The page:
John Mullins (1879-1967) was on City Council in 1907. It appears that he was a very important guy in Oakland politics in the 1920s. He served on the board of supervisors after that and then in the Alameda County District Attorney's office. He was instrumental in later- Supreme Court Justice Earl Warren's later career. You can read his oral history of Warren's time in California here.
Mullins also had something to do with "the Kelly machine, the Knowlands, the KKK, and the political parties including local progressives."1 (More information in "No There There" by Chris Rhomberg.) Apparently he was initially a Kelly supporter in the 1920s but left them to support Earl Warren. Kelly and the Klan punished him and he did not win reelection in 1928.3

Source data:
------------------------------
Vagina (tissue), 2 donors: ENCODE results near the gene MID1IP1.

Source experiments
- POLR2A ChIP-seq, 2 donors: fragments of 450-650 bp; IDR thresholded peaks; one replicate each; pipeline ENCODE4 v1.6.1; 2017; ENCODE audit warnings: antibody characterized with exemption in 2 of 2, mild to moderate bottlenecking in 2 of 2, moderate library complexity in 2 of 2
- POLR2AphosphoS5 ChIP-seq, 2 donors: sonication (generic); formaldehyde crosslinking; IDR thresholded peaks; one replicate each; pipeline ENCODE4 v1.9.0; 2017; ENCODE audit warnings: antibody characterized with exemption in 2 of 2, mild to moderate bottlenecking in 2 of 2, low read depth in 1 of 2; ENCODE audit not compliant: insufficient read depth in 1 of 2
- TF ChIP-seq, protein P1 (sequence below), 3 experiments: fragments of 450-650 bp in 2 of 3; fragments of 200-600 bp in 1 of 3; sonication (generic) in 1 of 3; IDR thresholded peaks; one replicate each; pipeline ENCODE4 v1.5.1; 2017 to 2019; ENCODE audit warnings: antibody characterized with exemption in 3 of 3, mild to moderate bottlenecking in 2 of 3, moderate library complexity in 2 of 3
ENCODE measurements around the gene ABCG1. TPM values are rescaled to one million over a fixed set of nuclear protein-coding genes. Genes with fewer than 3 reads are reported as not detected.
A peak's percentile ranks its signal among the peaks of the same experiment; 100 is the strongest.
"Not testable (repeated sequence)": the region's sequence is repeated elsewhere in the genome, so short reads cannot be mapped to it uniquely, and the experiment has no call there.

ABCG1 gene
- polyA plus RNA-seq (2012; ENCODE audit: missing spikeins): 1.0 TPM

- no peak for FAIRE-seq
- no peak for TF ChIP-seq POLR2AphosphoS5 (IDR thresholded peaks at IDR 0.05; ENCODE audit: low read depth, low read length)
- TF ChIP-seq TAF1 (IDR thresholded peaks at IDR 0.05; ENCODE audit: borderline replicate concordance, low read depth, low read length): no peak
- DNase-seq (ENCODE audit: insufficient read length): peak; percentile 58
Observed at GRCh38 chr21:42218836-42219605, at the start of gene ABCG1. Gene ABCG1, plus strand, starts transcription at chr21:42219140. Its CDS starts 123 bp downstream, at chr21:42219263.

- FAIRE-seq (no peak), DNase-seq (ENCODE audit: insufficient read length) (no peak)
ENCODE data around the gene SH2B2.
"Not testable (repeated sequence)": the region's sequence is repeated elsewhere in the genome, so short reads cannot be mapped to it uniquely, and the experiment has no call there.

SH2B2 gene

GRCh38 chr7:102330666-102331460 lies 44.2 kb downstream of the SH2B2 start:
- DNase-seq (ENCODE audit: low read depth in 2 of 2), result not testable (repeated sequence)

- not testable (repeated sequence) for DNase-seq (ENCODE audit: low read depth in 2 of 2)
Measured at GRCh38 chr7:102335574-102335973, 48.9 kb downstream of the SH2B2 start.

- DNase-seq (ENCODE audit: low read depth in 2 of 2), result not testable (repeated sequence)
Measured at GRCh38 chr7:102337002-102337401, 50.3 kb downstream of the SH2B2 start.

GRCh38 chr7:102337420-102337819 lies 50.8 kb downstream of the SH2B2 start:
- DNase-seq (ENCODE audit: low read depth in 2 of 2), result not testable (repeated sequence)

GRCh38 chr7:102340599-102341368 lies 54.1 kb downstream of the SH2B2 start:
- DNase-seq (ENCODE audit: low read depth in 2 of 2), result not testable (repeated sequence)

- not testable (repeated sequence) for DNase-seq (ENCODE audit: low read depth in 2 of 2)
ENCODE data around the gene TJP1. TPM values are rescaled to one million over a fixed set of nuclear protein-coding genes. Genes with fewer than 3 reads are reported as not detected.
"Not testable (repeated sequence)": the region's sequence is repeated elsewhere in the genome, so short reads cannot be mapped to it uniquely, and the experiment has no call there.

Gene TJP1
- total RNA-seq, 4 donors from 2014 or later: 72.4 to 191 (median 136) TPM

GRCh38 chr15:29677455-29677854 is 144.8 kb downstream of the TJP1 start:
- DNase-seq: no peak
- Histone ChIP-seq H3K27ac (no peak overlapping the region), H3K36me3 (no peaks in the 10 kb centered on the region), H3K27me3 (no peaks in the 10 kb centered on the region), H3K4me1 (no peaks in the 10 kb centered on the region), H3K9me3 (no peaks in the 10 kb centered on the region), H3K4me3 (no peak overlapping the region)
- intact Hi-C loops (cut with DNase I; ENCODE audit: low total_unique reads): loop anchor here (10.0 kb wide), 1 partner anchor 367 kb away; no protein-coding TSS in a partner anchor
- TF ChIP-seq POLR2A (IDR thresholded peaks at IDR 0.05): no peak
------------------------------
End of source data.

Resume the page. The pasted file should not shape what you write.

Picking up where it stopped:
John Mullins is described in the oral history this way: "The Mullinses lived in a Mediterranean style apartment house near Lake Merritt in Oakland. Mr. Mullins, whose arteriosclerosis kept him seated in a chair, had the round face and reddish coloring of the Irish, with lively eyes and an obvious desire to construct a clear and unambiguous interview."2
It seems the John Mullins resigned from City Council at the end of his term in 1909 and was replaced by Albert P. Stiefvater by Mayor Frank K. Mott.4
- "Perspectives on the Alameda County District Attorney's Office Volume 1."
- "Perspectives on the Alameda County District Attorney's Office."
- Rhomberg, Chris. No There There: Race, Class and Political Community in Oakland. University of California Press: 2004.
- Blake, Evarts. Greater Oakland. 1911.